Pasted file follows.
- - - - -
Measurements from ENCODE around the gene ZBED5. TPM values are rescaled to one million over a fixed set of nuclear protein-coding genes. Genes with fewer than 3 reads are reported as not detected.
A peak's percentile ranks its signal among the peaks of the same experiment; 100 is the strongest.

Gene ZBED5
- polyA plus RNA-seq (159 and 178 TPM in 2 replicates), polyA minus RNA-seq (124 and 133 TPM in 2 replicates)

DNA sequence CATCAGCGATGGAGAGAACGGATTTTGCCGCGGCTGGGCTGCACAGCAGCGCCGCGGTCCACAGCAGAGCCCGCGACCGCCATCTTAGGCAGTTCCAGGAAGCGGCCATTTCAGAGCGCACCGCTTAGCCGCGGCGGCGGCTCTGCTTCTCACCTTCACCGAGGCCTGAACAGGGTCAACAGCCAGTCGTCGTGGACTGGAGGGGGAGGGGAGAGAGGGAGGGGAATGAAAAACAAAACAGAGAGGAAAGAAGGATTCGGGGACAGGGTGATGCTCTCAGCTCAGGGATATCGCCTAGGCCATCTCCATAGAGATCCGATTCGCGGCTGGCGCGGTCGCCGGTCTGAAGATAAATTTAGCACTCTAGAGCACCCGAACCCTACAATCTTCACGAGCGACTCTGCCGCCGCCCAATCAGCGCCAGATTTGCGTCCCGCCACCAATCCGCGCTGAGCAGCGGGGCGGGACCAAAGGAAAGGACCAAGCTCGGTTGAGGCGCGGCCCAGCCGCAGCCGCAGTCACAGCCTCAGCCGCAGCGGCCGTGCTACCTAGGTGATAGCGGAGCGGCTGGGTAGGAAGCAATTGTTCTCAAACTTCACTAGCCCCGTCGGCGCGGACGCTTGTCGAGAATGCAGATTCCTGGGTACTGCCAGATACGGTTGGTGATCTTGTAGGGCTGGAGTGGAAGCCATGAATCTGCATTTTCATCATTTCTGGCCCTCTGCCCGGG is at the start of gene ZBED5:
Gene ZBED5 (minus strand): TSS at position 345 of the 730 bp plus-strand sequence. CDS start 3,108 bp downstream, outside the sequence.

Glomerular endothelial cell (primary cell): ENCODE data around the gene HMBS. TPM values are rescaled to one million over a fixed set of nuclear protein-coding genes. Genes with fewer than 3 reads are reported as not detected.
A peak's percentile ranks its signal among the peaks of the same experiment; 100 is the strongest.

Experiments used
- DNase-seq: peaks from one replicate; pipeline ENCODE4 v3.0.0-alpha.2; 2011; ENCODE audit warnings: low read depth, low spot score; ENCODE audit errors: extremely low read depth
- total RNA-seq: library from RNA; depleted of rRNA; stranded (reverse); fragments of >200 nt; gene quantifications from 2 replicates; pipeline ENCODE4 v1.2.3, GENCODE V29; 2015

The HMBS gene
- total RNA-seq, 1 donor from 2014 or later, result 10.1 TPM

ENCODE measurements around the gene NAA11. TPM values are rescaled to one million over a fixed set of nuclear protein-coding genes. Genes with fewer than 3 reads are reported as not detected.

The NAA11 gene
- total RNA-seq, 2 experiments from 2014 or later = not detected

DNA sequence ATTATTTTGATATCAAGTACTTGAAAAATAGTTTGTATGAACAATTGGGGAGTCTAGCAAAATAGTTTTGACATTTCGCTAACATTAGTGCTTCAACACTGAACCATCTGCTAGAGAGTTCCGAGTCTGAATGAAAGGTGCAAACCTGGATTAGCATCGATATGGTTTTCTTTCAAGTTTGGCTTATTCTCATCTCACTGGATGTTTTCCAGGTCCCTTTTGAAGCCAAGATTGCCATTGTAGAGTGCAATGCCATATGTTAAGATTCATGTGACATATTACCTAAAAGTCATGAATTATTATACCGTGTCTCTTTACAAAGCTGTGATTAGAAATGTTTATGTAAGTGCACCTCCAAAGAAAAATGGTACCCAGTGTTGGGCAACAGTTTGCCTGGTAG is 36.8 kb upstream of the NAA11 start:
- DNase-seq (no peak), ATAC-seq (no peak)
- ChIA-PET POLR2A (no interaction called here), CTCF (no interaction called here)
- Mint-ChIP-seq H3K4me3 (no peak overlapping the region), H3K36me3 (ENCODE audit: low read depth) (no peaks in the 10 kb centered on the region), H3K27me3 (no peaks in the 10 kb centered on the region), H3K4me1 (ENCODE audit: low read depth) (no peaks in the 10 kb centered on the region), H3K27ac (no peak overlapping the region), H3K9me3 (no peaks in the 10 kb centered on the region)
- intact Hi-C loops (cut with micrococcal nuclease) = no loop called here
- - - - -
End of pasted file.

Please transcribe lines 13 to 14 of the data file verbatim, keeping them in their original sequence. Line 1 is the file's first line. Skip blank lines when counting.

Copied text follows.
- total RNA-seq, 1 donor from 2014 or later, result 10.1 TPM

ENCODE measurements around the gene NAA11. TPM values are rescaled to one million over a fixed set of nuclear protein-coding genes. Genes with fewer than 3 reads are reported as not detected.